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Training Camp

Al Saunders approaches young, talented and crowded WRs room with care

Al Saunders describes his Browns wide receivers as his children and, indeed, the room is a young bunch. Only veterans Andrew Hawkins and Marlon Moore have more than four years of NFL experience, and the average age of the group is a hair older than 24.

And Saunders, who enters his first season with Cleveland as its senior offensive assistant and wide receivers coach, is trying to get the most out of the 12 as the Browns prepare for Day 10 of training camp.

"My job is to make sure they do the very best job they can and to watch their improvement. They're kind of like my kids or maybe my grandkids at my age," said Saunders, the longtime and accomplished coach who turns 70 in February.

But don't conflate youth with a lack of talent. The kids are all right.

"It's a wonderful group, our meeting room is just phenomenal and they've all developed great bonds with each other, they help each other, they enjoy working with each other," Saunders said. "And you can't teach experience, but what you can teach is fundamentals and technique and learning how to learn and effort and all those things."

Following an offseason in which Cleveland made a collaborative effort to bolster the receivers room, it also finds itself with considerable depth at the position. And, against that backdrop, there is competition for a limited number of roster spots. The Browns see that as a good thing.

"It's a fun problem to have right now. I like that. I'm glad you guys think that we do have some guys on our team now. That's a good thing," Jackson said, laughing, earlier this month. "We have a lot of different guys so that's fun, and we'll be able to pick what we think will be the best group as we move forward, but it's so early."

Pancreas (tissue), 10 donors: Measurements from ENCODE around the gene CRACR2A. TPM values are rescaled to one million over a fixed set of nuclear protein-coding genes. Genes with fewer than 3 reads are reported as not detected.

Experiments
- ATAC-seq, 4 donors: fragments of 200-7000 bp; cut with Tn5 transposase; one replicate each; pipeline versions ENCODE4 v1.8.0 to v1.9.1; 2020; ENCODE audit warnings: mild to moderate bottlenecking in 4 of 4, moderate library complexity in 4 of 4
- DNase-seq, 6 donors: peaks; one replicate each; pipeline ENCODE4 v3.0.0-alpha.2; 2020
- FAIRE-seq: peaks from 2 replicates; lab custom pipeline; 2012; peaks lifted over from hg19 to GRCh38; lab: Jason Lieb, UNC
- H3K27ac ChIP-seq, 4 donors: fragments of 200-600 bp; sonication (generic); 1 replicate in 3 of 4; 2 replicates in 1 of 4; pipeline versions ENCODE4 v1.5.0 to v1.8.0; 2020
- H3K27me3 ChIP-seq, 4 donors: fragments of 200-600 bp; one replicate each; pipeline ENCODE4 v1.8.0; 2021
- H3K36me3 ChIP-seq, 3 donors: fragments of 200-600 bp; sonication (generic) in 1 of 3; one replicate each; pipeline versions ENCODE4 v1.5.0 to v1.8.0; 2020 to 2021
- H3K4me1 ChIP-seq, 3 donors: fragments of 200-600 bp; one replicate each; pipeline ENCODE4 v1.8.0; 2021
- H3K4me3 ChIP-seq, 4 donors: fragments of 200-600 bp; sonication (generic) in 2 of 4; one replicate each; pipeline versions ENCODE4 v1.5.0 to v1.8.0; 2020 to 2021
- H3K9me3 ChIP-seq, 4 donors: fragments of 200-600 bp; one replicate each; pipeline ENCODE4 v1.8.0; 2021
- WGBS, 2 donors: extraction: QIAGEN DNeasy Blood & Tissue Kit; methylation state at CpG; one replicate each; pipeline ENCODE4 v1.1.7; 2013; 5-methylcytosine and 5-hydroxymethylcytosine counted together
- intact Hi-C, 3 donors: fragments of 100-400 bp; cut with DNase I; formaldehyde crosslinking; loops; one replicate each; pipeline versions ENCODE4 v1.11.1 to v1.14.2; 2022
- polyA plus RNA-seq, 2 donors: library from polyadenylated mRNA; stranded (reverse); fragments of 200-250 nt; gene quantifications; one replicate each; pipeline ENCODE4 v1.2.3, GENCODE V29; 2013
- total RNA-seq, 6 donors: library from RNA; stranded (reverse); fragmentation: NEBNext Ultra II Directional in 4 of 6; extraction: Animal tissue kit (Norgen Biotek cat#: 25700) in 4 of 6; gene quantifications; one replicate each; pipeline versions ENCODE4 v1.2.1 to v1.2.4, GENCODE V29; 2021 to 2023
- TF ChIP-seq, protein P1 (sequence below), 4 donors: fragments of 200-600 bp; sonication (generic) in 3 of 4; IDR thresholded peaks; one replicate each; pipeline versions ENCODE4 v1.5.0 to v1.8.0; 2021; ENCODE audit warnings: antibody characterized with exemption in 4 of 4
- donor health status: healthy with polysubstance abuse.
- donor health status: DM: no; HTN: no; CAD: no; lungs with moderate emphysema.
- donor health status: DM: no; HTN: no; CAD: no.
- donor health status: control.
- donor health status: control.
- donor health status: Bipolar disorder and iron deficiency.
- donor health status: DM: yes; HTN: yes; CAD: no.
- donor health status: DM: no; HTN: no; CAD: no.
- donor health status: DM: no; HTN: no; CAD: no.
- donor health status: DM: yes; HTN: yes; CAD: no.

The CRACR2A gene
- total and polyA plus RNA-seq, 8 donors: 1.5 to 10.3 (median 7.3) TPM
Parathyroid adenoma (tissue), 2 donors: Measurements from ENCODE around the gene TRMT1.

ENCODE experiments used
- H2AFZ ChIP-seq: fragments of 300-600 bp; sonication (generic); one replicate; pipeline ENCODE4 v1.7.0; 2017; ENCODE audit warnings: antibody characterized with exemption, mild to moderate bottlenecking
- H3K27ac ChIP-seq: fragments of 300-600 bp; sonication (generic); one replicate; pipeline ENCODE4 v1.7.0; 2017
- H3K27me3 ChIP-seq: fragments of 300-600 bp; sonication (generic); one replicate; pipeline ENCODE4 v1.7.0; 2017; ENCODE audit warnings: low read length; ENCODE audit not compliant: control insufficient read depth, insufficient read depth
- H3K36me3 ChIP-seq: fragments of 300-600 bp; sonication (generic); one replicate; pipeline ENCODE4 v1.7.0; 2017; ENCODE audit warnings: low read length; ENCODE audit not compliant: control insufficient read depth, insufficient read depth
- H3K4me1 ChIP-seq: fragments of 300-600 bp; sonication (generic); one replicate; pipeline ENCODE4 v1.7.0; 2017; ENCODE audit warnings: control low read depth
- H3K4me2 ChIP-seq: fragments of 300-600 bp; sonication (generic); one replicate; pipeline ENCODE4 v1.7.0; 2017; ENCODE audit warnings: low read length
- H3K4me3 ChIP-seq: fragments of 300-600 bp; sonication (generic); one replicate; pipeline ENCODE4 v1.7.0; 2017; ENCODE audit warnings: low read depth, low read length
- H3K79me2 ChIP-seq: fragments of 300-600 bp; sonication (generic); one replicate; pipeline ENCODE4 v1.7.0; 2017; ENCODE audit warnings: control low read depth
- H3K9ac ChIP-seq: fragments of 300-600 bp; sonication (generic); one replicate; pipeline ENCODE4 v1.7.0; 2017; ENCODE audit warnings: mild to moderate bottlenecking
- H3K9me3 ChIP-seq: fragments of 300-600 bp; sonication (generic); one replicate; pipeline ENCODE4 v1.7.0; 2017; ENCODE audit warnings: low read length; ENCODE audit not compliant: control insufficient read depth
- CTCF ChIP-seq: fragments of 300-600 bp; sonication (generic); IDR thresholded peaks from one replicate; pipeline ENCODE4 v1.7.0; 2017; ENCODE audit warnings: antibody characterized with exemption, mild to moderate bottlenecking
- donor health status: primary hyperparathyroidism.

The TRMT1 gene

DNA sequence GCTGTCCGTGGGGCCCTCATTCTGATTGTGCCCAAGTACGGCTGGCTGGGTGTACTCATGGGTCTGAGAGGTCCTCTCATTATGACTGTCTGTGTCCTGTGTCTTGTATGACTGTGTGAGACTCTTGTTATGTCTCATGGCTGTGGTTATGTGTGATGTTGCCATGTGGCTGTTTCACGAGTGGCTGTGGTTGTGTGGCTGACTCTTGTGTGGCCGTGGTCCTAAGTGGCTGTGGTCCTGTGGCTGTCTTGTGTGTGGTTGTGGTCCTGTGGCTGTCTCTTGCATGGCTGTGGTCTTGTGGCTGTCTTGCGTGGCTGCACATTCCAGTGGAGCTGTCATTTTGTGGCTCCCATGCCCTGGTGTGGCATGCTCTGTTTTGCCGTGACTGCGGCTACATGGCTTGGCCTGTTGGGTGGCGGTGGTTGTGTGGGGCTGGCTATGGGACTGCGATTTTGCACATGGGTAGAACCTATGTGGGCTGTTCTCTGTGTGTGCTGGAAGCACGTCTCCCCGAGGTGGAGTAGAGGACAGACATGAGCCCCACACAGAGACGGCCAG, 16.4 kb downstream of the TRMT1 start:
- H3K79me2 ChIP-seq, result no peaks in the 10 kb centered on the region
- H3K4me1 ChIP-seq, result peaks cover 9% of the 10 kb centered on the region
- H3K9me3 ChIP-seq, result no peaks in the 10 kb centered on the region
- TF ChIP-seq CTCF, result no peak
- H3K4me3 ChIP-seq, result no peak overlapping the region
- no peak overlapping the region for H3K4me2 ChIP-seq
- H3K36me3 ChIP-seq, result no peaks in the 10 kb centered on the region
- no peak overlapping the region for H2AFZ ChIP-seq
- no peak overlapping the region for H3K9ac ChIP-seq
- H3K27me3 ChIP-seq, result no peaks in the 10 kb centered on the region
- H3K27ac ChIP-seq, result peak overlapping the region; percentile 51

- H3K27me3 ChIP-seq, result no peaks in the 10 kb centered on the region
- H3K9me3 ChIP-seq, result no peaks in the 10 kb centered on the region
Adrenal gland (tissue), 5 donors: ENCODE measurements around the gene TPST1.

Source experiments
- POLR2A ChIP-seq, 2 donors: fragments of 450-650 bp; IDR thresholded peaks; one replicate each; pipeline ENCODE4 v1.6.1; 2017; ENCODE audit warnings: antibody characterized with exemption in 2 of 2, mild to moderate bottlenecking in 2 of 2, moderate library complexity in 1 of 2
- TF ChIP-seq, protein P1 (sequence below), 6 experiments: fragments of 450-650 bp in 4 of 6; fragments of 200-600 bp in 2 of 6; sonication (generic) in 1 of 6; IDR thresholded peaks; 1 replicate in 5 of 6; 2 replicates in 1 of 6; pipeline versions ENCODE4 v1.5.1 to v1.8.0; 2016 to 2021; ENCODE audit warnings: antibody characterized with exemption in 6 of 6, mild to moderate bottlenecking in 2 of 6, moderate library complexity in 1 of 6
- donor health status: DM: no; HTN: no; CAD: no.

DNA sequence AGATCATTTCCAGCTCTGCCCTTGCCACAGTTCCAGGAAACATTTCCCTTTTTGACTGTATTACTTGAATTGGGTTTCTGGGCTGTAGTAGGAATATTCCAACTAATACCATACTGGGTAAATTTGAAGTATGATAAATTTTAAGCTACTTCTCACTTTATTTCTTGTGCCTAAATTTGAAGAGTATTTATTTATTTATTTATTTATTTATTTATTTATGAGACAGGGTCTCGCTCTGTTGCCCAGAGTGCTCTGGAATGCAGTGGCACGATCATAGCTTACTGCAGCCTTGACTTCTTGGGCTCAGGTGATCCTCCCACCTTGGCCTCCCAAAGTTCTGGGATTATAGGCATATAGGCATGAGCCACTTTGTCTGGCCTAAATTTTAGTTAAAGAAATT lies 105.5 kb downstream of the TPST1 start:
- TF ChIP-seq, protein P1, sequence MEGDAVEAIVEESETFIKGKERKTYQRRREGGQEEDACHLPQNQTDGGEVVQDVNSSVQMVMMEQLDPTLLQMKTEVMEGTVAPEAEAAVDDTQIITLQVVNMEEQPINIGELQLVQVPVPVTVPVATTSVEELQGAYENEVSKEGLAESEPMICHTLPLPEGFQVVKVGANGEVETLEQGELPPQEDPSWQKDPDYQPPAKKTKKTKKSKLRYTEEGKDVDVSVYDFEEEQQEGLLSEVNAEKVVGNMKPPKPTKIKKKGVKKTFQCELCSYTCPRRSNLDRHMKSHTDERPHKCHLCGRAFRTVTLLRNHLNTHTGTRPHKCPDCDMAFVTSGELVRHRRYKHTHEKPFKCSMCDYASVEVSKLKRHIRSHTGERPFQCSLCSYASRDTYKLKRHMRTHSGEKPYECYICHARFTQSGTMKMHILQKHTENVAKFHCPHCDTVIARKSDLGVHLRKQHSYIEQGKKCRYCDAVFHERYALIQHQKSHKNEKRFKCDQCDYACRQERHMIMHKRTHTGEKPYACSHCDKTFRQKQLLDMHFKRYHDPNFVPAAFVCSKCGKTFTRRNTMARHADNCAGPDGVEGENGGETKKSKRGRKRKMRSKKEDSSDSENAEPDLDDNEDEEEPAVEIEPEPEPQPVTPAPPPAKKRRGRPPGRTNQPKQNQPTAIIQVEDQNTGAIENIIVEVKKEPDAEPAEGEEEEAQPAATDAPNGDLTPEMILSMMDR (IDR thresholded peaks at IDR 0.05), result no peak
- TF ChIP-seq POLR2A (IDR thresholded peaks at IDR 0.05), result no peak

Take a look inside the ninth day of Browns Training Camp.

"Quite honestly, I think if you took our roster and looked at every single receiver we have, in my opinion, every one of those guys has the capability of playing in the National Football League," Saunders said.

"Now, some qualities and some needs from other teams and from our team will differ. But I think they all have the physical skills that if somebody develops those guys and gives them the opportunity to play, I think every one of those guys has the opportunity to play in the National Football League."

As the Browns prepare for the preseason opener Friday at Green Bay, they'll continue to evaluate who best fits the offense. From Hawkins to first-round draft pick Corey Coleman or Terrelle Pryor, this would appear to be a diverse, multi-talented group.

"I told them the first meeting I had with them when the year started, my goal is first of all that every single guy sitting in this room has an opportunity to enjoy a career in the National Football League in some way shape or form," Saunders said. "There's only so many seats in our boat but there are a lot of lifeboats out there around the league that they may have an opportunity to fill."

And regardless of what happens, Saunders, who said he coaches every receiver "like a first-round draft choice," will be there to help mold each and every one of them.

"They're wonderful kids," he said, "and what happens and where everybody ends up, we haven't even started to evaluate that yet because we haven't played football yet."

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